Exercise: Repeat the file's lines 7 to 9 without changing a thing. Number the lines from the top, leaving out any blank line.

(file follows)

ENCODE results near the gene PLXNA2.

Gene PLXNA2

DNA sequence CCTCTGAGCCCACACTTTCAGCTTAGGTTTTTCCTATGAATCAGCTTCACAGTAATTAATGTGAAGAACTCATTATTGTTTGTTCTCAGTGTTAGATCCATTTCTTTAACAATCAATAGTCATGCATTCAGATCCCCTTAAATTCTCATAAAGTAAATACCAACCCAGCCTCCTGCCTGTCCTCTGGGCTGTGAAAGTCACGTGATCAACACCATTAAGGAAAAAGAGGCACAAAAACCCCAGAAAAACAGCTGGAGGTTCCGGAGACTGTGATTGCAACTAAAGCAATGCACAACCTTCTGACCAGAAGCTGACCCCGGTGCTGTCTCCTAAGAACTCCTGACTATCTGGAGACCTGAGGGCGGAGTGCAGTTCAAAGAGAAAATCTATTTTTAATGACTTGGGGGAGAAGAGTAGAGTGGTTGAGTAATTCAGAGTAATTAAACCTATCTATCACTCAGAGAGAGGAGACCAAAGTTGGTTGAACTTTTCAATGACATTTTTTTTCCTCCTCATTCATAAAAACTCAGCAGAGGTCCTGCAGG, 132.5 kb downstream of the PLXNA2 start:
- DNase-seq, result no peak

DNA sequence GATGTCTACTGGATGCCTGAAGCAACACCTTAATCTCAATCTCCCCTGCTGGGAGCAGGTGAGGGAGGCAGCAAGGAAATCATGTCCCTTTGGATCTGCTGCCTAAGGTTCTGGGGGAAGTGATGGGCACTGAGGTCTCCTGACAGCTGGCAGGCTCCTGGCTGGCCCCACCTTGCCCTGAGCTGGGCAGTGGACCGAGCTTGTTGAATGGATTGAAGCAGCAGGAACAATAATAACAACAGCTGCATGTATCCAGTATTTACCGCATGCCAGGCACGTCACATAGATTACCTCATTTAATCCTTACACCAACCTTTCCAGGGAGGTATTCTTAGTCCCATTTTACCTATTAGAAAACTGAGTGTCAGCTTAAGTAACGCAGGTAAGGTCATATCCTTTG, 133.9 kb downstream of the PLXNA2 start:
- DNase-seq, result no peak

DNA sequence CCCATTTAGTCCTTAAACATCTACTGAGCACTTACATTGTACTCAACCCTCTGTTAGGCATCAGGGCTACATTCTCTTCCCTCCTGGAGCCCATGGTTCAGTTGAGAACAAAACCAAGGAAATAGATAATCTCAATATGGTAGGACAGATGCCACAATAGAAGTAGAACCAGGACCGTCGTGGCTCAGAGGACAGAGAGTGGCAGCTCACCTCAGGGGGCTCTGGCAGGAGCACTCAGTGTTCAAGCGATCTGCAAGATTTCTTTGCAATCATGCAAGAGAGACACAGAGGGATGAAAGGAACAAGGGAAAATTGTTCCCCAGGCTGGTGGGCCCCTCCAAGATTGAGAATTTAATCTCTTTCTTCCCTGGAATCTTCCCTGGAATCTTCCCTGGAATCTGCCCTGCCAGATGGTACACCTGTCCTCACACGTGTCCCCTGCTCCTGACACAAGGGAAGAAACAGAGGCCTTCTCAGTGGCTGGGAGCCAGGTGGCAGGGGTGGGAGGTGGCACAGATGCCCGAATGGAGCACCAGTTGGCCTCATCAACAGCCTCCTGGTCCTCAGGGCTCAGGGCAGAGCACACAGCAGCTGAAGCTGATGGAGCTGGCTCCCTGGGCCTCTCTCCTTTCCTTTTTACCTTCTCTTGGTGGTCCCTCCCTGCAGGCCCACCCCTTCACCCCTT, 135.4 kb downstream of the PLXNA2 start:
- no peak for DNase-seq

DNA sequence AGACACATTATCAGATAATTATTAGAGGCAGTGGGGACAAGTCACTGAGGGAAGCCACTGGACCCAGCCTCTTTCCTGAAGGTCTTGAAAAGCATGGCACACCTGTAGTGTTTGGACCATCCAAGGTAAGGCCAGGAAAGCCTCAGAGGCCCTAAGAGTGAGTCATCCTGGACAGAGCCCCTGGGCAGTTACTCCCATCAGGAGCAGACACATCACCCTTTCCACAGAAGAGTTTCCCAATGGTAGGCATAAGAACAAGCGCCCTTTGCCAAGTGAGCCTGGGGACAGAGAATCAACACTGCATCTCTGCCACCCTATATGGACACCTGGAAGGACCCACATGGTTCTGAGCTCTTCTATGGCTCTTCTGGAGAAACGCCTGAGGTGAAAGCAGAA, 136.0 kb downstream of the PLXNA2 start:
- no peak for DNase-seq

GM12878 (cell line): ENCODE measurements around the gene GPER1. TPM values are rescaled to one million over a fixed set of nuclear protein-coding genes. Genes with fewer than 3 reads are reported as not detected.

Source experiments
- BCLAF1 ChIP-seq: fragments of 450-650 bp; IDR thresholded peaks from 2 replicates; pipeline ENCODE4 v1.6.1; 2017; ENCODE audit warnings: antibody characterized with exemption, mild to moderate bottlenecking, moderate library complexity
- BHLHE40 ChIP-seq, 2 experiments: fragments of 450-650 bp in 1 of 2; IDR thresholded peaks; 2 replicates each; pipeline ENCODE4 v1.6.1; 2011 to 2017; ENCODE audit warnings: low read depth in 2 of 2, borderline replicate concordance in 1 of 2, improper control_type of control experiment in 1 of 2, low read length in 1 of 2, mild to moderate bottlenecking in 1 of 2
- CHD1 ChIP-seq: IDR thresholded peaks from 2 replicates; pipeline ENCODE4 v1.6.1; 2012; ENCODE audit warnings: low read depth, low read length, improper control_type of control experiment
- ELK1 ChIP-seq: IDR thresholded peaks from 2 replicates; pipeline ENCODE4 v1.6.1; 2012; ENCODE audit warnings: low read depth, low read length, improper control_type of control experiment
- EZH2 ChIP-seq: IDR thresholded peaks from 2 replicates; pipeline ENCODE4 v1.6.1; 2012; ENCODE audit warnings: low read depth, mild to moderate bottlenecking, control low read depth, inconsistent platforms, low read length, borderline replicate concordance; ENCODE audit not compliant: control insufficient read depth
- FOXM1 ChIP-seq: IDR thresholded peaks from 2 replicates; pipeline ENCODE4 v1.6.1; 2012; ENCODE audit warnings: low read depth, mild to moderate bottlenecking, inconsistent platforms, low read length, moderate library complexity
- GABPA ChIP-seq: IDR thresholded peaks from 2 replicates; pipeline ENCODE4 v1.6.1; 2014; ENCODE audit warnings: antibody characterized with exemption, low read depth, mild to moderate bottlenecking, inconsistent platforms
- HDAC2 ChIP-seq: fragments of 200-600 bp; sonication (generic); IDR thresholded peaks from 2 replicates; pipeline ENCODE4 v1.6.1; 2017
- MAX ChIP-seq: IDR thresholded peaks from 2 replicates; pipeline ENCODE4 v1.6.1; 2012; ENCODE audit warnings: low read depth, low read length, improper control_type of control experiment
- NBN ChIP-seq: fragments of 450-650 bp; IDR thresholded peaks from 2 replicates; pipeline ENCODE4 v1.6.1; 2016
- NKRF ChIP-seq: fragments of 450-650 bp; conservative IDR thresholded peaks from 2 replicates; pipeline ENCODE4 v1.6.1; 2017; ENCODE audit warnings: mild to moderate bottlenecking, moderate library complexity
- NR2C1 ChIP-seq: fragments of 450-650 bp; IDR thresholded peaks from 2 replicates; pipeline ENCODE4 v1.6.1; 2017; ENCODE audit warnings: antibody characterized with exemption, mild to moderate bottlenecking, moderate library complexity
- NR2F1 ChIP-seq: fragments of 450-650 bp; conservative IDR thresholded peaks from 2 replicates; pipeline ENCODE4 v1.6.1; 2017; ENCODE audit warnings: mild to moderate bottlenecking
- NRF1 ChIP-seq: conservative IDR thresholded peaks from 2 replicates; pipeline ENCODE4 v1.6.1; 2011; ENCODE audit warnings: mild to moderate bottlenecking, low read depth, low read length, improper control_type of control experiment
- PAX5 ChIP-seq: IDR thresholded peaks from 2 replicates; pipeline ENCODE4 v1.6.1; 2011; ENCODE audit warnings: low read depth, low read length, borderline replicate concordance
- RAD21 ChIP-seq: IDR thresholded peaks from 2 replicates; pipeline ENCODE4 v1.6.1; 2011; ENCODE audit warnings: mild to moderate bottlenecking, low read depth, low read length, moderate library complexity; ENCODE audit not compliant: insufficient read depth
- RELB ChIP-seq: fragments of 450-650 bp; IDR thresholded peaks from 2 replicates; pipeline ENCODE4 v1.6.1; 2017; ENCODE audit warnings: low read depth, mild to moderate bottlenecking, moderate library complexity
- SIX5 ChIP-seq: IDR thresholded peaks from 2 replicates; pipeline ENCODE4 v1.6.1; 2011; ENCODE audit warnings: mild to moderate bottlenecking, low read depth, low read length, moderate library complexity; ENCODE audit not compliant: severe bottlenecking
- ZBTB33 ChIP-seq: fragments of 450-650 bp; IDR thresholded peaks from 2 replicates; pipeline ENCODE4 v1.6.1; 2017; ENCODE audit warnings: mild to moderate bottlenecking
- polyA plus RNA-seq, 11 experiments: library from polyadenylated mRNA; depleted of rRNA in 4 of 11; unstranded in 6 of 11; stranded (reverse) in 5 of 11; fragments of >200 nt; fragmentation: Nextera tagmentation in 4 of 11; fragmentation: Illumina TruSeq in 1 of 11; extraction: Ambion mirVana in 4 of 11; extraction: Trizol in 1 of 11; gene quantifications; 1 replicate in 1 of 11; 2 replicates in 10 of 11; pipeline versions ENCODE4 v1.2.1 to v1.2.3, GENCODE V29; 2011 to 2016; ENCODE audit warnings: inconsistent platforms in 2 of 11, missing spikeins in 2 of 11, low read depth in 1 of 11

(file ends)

DNA sequence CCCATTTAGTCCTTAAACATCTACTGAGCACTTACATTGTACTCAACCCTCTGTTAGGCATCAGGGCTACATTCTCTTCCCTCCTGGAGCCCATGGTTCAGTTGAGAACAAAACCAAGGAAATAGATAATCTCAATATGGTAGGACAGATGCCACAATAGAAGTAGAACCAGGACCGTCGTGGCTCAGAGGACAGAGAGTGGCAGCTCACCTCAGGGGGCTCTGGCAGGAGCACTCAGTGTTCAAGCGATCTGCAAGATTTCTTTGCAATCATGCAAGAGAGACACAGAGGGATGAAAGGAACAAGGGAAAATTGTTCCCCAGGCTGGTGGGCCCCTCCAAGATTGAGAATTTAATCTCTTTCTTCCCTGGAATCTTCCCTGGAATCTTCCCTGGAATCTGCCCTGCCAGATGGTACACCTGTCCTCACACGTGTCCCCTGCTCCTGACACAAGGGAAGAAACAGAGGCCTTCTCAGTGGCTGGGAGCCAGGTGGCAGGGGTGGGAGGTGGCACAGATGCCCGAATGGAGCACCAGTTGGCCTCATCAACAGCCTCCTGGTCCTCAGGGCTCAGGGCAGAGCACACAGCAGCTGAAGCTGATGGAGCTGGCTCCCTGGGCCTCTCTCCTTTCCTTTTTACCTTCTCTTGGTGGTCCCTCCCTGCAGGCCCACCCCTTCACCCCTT, 135.4 kb downstream of the PLXNA2 start:
- no peak for DNase-seq

DNA sequence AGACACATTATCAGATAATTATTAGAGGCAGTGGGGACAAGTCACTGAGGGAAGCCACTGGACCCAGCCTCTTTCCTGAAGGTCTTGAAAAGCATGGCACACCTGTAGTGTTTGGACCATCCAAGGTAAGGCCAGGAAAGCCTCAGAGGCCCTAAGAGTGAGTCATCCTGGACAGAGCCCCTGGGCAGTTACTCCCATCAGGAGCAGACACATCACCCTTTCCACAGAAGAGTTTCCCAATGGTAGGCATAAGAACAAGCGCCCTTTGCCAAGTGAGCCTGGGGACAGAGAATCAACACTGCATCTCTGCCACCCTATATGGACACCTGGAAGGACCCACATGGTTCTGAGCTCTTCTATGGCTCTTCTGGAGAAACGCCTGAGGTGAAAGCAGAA, 136.0 kb downstream of the PLXNA2 start: